Stewardship of Ordinary Time

The Holidays are over, the tree and decorations are down. Now we are in what the church calls “Ordinary Time.” One might ask, “What is ordinary time?” Ordinary Time begins on the Monday after the first Sundayafter January 6 (the Feast of the Epiphany) and runs until Ash Wednesday. Both Lent and the Easter season fall outside of Ordinary Time, which resumes again on the Monday after Pentecost Sunday and runs until FirstSunday of Advent (the start of the new liturgical year).
Most of us are pretty good at keeping the feast days of the church’s year. We have practices that remind us of the meaning of those days: Advent candles and Christmas lights and Easter lilies…and the family stories that shape our memory and our practice of those days. I think it’s important that we remember the extraordinary grace that accompanies even our most mundane days and our Ordinary Time. To be able to see the grace of God at work in our every day – that, it seems to me, is the beginning point of a proper stewardship of Ordinary Time.

The key to the stewardship of Ordinary Time is gratitude. Not the feeling, not what wells up inside of us, or doesn’t…but the practice, the learning curve. In days of joy and days of deep anguish and distress, remember Jesus wore a crown of thorns so that we might know his love. The words of grace we speak before we lift a fork or spoon… the whispered prayers of thanks with which we greet the new day … the prayers we help our children say at bedtime each night, naming the gifts of the day… the prayers of thanksgiving we voice in private or during church on Sunday mornings… the tithes and offerings we regularly set aside. They are all practice, all part of the learning curve, all part of our stewardship of ordinary time.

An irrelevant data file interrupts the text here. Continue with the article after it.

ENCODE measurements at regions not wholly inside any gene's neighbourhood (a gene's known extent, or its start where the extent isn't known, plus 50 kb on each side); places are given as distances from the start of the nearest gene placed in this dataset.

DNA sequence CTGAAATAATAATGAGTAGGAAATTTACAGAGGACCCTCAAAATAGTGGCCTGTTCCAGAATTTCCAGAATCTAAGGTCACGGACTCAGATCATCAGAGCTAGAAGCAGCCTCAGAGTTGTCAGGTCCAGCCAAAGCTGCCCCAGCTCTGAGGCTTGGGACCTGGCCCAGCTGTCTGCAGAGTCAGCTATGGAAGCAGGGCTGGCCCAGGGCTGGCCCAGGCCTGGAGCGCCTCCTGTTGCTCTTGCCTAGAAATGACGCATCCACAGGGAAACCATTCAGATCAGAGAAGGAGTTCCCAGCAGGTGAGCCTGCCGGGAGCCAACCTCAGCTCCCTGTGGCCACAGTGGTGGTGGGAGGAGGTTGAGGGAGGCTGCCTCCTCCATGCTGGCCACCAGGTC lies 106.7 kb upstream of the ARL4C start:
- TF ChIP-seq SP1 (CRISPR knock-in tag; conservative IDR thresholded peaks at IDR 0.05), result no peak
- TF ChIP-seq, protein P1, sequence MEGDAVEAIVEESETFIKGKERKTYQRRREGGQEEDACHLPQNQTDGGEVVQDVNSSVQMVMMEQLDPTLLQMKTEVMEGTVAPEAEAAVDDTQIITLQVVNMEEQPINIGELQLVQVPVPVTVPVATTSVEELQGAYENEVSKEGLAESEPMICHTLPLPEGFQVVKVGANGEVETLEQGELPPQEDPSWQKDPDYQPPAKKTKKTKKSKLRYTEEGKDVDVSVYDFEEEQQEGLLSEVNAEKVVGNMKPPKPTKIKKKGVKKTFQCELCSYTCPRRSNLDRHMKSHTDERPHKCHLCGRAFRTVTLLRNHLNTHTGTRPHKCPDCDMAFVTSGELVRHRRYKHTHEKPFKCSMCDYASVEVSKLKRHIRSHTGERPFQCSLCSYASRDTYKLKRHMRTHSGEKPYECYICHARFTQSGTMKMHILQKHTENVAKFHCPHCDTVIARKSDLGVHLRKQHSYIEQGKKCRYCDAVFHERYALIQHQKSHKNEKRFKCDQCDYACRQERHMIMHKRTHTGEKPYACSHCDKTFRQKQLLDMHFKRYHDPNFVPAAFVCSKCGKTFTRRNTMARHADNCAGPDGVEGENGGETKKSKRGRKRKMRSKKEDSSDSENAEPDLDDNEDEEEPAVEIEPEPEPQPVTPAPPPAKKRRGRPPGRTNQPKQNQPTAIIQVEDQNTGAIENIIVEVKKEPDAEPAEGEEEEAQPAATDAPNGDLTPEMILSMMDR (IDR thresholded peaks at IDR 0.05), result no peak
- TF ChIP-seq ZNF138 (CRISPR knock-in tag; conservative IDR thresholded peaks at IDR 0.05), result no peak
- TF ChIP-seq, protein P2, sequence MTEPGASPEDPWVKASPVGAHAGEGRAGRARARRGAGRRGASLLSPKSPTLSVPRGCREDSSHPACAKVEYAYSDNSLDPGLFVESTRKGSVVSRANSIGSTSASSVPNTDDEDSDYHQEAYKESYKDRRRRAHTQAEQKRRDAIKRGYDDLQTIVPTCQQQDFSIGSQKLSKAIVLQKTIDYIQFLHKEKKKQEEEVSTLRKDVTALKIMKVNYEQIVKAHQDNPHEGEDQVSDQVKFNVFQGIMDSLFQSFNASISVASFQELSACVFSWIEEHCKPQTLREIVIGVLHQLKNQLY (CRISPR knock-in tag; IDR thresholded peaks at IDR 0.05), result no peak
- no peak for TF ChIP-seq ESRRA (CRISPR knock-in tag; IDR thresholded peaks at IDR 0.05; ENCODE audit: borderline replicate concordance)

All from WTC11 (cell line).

This past week during a meeting with my spiritual director, I was telling her about a practice they had on Facebook during November called 30 Days of Gratefulness, where each day I posted something that I was grateful for. I thought this was going to be difficult to do, but actually, it wasn’t. I think that one should be grateful for something each day and reflect on it as to “Why I am grateful for this.” She invited me to continue this practice of gratefulness and being reflective, and so I invite you to join me in doing this.

Praise God for your roses, thank Him for your thorns. When the going gets tough, the tough seek the Lord.
Seeing the grace of God…giving thanks. Seeing the grace of God… giving thanks. Those two practices form a gracious rhythm for the living of our lives and a pathway toward the proper stewardship of Ordinary Time.

–Donna Hissrich
On behalf of the Stewardship Committee


  1. Hat O`Toole

    On Jan 25, 2014

    You are a gifted writer, Donna,Thank you so much for sharing that gift with us.

  2. Donna Hissrich

    On Jan 27, 2014

    Thank you so very much Hat. It’s the Holy Spirit that speaks and moves in me that allows me to create these articles. I do appreciate your kind words.

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